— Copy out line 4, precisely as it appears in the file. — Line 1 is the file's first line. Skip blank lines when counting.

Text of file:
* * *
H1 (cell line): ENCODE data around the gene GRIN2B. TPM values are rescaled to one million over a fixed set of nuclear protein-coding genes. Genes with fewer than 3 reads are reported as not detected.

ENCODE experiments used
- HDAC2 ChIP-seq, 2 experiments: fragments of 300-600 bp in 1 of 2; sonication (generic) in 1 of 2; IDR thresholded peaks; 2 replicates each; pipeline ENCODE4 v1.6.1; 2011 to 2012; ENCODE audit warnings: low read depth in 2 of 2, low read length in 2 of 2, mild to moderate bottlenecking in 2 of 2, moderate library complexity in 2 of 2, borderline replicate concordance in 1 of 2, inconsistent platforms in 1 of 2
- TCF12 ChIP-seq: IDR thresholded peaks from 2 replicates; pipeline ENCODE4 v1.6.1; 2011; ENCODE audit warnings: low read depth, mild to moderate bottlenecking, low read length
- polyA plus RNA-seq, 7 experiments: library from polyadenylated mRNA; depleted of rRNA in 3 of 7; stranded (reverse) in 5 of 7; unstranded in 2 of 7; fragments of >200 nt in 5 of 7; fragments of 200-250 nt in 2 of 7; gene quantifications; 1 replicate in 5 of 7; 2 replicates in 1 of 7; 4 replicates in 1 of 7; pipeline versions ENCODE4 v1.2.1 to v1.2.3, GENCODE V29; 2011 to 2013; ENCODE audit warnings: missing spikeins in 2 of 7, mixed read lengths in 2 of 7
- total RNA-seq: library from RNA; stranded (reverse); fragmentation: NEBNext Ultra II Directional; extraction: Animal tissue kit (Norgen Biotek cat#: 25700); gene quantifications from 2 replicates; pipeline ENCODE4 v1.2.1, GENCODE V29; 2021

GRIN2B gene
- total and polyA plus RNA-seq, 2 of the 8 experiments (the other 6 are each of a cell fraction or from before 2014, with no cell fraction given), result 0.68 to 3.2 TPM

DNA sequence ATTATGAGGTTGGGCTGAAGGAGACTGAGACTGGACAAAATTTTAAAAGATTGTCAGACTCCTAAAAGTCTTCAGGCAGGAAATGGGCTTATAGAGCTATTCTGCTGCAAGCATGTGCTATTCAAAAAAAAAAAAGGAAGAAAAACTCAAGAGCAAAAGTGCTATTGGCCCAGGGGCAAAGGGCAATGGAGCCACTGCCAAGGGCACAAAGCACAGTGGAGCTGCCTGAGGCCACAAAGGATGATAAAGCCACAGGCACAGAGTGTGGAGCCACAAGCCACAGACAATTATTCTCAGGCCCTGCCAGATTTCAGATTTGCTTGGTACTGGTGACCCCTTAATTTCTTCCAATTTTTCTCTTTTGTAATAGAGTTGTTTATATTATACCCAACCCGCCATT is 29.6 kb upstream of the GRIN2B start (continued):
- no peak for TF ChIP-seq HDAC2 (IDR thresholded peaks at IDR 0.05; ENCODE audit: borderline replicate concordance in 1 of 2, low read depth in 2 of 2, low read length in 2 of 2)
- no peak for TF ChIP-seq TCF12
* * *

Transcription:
- TCF12 ChIP-seq: IDR thresholded peaks from 2 replicates; pipeline ENCODE4 v1.6.1; 2011; ENCODE audit warnings: low read depth, mild to moderate bottlenecking, low read length